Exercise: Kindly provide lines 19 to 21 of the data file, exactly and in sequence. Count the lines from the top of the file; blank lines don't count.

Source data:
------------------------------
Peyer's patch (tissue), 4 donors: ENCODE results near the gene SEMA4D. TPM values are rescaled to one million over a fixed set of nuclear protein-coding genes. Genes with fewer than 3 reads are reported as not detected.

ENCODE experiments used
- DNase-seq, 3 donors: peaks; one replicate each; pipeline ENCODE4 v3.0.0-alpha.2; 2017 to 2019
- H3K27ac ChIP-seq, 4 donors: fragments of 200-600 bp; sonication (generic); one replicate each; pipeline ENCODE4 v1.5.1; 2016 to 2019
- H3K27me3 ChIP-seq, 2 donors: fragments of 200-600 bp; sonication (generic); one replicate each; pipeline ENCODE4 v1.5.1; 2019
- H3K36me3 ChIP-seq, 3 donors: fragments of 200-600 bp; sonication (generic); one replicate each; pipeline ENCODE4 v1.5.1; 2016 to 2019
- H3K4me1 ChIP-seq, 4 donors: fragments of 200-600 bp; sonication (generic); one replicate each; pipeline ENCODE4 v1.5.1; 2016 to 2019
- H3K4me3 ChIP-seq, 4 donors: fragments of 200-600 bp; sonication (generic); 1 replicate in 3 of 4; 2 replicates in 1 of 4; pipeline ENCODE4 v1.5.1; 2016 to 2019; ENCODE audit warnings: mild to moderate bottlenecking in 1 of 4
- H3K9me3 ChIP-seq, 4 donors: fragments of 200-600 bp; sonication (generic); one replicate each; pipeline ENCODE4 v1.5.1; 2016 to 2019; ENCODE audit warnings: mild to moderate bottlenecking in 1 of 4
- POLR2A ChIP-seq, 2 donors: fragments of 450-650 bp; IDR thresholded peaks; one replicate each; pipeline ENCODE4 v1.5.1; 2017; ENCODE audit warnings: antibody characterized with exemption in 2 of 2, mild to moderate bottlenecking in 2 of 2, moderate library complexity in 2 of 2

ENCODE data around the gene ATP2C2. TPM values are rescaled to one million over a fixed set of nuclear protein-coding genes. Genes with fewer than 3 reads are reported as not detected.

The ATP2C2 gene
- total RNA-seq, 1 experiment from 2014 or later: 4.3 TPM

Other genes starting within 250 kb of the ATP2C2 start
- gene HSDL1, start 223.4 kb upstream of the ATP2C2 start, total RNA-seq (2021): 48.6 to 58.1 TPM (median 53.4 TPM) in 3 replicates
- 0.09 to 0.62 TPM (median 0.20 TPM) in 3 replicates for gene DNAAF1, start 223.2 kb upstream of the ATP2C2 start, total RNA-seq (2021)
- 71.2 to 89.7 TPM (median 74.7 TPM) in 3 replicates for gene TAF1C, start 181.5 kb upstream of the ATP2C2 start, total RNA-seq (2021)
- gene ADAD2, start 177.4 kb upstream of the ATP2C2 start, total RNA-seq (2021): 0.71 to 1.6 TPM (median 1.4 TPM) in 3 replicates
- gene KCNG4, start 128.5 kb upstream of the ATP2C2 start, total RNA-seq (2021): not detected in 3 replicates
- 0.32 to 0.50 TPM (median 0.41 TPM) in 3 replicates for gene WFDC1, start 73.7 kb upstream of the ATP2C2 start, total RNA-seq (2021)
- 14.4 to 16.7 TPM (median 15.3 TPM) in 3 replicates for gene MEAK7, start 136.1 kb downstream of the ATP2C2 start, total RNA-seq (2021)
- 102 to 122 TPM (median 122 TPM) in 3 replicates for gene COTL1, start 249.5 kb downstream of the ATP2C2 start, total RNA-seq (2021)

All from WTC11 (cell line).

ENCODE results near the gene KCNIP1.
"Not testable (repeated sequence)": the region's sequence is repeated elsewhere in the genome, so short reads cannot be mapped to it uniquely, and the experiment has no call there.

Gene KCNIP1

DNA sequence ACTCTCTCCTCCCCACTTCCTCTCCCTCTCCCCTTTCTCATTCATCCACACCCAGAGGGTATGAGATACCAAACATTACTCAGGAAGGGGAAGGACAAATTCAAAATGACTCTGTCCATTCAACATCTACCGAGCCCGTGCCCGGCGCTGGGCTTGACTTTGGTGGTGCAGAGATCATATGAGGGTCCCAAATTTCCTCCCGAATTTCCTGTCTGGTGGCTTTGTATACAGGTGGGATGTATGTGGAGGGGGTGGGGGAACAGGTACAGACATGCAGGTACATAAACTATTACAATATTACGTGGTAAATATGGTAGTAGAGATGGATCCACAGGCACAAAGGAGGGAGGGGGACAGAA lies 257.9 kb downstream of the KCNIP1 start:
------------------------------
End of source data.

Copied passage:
- gene KCNG4, start 128.5 kb upstream of the ATP2C2 start, total RNA-seq (2021): not detected in 3 replicates
- 0.32 to 0.50 TPM (median 0.41 TPM) in 3 replicates for gene WFDC1, start 73.7 kb upstream of the ATP2C2 start, total RNA-seq (2021)
- 14.4 to 16.7 TPM (median 15.3 TPM) in 3 replicates for gene MEAK7, start 136.1 kb downstream of the ATP2C2 start, total RNA-seq (2021)